PALM SPRINGS, CALIF. — Routine vaginal cytology as a surveillance test for endometrial cancer recurrence is costly, inefficient, and benefits less than 1% of patients, Dr. Robert E. Bristow and his associates reported in a poster session at the annual meeting of the Society of Gynecologic Oncologists.
“The rationale for intensive surveillance of endometrial cancer patients in clinical remission is based on the premise that early detection of an asymptomatic recurrence will translate into improved survival outcomes,” the researchers, who are affiliated with the Kelly Gynecologic Oncology Service at Johns Hopkins Medical Institutions, Baltimore, wrote in their poster.
Although this premise is widely held, studies have not demonstrated a significant survival advantage for patients whose recurrences are detected during routine follow-up, compared with symptomatic patients presenting for interval evaluation, they noted.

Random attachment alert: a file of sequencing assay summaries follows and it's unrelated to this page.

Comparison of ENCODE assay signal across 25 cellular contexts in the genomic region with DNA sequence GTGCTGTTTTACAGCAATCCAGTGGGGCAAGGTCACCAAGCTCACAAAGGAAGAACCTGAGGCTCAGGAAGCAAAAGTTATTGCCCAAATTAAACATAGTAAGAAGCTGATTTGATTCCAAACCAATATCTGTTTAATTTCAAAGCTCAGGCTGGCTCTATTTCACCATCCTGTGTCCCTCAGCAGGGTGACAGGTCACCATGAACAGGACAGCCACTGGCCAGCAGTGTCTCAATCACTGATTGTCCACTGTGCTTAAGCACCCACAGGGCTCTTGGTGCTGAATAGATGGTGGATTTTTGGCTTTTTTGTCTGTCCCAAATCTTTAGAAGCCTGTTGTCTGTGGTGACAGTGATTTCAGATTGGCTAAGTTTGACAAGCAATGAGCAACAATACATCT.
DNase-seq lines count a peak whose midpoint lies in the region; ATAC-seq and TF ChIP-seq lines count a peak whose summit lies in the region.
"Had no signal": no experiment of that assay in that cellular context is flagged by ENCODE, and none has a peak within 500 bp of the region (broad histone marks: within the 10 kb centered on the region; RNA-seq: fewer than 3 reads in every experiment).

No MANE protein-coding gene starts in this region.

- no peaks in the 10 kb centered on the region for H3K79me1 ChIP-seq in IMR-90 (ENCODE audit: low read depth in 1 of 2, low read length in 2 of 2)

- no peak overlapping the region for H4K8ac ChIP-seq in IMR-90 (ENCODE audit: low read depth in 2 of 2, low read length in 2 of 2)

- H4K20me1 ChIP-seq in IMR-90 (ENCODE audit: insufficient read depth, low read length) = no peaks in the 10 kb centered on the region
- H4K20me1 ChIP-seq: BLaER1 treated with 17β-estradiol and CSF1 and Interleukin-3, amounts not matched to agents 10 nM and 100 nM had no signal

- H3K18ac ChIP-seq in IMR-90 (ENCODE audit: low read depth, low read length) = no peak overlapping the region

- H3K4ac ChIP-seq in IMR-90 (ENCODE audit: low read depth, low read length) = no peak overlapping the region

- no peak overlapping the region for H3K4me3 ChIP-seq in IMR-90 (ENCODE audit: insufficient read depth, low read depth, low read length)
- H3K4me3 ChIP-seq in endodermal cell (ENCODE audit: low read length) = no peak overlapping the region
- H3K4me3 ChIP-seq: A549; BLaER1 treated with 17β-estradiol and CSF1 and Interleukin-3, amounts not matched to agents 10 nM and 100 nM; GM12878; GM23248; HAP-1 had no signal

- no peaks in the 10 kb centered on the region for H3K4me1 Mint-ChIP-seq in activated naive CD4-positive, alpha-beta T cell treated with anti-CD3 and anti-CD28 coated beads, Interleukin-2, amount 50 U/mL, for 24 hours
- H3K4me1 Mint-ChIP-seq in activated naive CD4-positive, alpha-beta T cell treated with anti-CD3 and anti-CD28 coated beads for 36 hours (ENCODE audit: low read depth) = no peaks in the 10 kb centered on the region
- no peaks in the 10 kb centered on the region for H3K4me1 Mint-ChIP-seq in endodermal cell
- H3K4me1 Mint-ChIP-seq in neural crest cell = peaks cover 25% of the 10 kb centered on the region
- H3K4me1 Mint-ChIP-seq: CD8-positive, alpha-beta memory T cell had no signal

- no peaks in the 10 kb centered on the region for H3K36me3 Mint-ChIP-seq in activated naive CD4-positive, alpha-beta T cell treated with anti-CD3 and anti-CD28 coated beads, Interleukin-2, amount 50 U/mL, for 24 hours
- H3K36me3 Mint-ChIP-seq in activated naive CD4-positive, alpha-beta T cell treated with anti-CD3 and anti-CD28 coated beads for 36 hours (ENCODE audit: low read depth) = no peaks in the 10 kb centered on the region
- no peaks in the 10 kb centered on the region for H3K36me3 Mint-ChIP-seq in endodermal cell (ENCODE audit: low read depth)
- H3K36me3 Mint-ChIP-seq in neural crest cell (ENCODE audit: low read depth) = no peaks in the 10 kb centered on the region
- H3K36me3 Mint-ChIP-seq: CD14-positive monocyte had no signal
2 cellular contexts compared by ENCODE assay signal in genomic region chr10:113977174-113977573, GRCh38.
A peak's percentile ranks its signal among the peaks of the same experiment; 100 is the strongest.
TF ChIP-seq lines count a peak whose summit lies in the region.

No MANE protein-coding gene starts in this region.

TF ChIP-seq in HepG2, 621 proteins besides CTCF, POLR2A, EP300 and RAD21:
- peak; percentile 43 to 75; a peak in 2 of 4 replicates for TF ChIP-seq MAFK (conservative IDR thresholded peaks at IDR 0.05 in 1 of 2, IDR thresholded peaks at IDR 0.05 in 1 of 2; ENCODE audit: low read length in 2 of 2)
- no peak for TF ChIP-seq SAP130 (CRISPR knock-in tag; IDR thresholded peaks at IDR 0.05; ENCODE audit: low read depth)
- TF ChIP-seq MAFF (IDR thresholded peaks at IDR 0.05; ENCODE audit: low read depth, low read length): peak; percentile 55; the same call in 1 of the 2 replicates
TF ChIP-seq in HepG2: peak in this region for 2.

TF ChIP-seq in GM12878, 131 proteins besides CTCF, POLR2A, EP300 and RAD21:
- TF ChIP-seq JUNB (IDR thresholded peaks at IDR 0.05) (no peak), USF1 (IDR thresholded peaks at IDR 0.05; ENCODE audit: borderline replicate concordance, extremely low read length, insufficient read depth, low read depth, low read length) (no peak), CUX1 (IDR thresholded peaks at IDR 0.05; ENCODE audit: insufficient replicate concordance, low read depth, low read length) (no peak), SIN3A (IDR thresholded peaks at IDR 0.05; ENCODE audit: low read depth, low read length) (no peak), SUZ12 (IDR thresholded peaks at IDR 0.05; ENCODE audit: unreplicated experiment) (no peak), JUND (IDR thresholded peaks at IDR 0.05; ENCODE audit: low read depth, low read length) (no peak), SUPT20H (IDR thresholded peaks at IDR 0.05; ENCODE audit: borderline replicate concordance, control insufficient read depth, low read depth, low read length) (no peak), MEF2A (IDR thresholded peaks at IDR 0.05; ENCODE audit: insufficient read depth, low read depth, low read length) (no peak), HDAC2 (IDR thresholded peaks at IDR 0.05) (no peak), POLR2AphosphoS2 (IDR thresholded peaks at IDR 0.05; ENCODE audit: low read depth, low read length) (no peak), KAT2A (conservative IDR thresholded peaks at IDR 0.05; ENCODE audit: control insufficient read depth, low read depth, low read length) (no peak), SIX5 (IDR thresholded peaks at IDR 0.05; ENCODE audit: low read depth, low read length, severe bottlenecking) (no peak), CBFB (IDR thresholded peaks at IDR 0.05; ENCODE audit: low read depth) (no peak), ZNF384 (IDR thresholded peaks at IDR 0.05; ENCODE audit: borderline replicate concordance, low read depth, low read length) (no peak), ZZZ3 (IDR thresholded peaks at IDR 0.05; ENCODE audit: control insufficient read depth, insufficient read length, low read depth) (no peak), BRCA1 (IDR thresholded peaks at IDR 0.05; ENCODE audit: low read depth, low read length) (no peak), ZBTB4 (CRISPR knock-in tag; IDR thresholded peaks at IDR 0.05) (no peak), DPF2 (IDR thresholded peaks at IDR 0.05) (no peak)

The researchers reviewed the medical records of 377 endometrial cancer patients who were treated at the Kelly Gynecologic Oncology Service between July of 1997 and June of 2005.
They calculated the total number of Pap tests performed during surveillance or until the time of recurrence. Costs were assigned based on 2005 Pap test costs adjusted retroactively using the consumer price index.
Of the 337 patients, the majority (63.7%) had stage I cancer; 10.1% had stage II; 18.8% had stage III; and 7.4% had stage IV. The median follow-up was 30 months. A median of five Pap samples per patient were collected during the study period, for a total of 2,134 Pap tests.
The researchers found that endometrial cancer recurred in 61 patients (16.2%), while 11 (2.9%) had an isolated vaginal recurrence.
Of the isolated vaginal recurrences, seven were detected by physical examination alone, two were detected by interval computed tomography, and two asymptomatic vaginal recurrences were detected by routine vaginal cytology, for a rate of 0.5%.
“Detection of each asymptomatic vaginal recurrence required 1,067 Pap tests, generating $44,049 in cumulative charges,” the researchers noted in their poster.
They concluded that “elimination or reduction in the use of vaginal cytology for this purpose offers an opportunity for significant cost savings in gynecologic oncology health care.”
Dr. Bristow directs the Kelly Gynecologic Oncology Service.